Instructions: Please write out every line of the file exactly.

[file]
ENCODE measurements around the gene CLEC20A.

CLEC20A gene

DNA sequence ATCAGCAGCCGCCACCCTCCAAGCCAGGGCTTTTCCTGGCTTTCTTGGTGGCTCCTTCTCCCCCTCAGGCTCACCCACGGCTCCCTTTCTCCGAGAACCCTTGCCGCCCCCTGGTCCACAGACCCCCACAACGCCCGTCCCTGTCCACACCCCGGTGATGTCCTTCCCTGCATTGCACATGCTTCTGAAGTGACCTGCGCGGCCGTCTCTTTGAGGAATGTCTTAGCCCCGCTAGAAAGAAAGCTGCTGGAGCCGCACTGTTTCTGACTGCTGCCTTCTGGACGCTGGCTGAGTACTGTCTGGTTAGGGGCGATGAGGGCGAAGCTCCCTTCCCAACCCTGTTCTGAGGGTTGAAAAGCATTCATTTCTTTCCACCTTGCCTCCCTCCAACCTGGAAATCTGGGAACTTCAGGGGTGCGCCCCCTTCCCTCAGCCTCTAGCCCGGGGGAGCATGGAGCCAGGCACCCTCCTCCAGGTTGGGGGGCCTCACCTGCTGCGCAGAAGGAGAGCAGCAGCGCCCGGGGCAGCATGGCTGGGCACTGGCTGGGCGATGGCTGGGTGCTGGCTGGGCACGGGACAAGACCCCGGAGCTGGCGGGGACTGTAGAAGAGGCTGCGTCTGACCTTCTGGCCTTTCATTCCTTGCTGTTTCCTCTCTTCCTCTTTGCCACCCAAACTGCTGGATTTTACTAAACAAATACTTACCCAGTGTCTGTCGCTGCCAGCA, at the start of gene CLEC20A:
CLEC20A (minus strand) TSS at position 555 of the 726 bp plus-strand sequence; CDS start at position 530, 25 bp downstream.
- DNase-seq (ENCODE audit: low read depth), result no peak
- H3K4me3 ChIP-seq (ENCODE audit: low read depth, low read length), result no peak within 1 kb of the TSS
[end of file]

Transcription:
ENCODE measurements around the gene CLEC20A.

CLEC20A gene

DNA sequence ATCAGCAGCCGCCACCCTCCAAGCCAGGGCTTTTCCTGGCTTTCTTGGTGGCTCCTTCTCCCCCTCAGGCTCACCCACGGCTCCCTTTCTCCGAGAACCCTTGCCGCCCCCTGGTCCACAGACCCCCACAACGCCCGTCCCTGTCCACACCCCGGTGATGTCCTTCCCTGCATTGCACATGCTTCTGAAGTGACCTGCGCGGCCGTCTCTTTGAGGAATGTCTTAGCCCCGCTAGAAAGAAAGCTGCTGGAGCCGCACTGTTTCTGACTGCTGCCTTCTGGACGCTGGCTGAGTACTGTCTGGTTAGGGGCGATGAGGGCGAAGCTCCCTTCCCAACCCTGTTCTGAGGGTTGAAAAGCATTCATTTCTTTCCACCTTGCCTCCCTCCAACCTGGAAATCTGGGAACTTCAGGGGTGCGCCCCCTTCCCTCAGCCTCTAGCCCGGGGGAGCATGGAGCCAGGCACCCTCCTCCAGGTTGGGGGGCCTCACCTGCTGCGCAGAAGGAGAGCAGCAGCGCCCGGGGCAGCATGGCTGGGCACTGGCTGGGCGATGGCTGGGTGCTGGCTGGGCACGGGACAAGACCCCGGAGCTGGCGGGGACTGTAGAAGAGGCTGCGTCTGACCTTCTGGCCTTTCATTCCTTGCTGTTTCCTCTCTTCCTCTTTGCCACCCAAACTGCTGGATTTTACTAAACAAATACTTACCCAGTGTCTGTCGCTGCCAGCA, at the start of gene CLEC20A:
CLEC20A (minus strand) TSS at position 555 of the 726 bp plus-strand sequence; CDS start at position 530, 25 bp downstream.
- DNase-seq (ENCODE audit: low read depth), result no peak
- H3K4me3 ChIP-seq (ENCODE audit: low read depth, low read length), result no peak within 1 kb of the TSS